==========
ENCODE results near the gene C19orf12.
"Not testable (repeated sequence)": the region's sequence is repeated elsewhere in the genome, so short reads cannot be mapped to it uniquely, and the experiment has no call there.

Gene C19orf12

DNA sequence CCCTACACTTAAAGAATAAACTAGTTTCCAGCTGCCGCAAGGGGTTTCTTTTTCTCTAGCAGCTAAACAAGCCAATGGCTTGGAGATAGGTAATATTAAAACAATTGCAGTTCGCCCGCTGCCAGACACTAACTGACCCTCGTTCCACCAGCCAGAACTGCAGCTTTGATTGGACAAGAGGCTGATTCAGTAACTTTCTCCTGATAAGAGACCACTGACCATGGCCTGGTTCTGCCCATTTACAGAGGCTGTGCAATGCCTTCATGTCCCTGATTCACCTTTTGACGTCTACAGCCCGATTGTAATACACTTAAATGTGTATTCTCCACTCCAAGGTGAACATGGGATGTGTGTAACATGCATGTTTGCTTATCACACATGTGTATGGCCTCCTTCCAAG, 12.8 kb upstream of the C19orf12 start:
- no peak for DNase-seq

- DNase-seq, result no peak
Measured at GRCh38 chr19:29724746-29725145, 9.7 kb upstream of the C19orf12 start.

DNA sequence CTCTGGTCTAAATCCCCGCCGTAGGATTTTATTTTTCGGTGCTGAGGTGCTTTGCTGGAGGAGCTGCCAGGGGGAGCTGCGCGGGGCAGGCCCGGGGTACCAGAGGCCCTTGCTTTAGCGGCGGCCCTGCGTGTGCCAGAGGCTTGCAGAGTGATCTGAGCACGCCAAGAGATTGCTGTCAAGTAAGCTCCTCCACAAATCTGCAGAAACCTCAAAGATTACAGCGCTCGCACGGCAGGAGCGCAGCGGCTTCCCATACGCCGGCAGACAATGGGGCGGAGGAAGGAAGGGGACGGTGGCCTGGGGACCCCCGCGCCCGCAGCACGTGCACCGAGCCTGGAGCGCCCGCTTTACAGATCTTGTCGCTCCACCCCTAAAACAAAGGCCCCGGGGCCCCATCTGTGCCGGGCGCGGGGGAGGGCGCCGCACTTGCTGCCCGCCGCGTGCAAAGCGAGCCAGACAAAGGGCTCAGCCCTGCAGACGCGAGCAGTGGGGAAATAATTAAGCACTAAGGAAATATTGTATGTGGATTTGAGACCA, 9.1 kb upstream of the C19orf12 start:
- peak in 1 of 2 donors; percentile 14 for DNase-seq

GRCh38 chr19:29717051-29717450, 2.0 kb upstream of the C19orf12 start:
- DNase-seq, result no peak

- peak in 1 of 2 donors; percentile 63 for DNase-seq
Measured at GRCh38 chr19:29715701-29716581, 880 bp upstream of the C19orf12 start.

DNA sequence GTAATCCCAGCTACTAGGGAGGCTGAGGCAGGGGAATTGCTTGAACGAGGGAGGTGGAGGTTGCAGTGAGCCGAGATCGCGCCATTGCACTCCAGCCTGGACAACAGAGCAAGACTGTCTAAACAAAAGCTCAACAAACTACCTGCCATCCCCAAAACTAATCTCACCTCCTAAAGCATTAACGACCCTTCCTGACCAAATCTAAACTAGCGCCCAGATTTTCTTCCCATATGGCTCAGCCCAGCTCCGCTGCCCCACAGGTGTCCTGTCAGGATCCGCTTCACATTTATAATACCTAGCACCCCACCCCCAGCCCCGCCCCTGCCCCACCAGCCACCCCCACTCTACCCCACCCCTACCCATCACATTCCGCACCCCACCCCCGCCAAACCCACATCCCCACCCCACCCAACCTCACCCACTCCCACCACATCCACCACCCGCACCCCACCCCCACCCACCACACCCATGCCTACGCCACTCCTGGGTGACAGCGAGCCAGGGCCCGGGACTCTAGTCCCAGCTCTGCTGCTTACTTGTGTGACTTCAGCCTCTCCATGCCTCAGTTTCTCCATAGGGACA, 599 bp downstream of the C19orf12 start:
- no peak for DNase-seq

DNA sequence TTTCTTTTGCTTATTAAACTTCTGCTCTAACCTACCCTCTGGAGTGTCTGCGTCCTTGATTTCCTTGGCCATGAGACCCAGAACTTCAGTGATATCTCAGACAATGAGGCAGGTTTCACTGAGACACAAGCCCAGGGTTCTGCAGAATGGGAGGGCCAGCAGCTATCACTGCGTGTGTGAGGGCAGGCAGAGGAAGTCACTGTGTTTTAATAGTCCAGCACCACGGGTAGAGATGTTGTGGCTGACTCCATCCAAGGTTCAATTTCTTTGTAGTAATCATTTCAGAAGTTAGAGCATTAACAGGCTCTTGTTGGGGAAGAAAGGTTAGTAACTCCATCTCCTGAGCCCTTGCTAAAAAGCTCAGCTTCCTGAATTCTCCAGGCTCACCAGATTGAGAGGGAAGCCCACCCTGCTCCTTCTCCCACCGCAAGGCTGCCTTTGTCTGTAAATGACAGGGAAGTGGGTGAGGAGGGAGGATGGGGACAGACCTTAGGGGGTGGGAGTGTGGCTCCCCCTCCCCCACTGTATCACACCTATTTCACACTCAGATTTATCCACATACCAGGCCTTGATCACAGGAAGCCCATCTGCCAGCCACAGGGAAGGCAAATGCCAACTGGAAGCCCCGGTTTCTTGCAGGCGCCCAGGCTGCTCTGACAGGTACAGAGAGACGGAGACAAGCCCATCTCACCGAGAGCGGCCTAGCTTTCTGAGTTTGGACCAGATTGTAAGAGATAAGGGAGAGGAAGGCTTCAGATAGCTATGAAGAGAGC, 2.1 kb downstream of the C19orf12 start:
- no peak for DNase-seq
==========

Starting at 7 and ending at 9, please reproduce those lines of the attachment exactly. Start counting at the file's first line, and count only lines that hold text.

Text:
Measured at GRCh38 chr19:29724746-29725145, 9.7 kb upstream of the C19orf12 start.

DNA sequence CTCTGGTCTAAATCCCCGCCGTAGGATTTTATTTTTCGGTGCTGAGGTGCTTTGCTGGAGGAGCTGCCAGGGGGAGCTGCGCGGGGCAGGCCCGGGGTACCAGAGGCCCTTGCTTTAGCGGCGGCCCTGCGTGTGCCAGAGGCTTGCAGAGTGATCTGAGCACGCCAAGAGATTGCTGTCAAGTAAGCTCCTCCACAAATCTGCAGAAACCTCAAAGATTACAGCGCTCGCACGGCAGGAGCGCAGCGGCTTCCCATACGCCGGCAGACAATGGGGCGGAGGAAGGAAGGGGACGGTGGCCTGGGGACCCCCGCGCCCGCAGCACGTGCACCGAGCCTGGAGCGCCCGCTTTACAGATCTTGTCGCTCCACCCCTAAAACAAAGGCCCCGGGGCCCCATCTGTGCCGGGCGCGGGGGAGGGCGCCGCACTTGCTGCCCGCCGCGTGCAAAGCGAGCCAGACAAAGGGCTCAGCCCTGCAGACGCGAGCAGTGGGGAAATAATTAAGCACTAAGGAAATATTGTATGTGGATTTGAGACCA, 9.1 kb upstream of the C19orf12 start:
- peak in 1 of 2 donors; percentile 14 for DNase-seq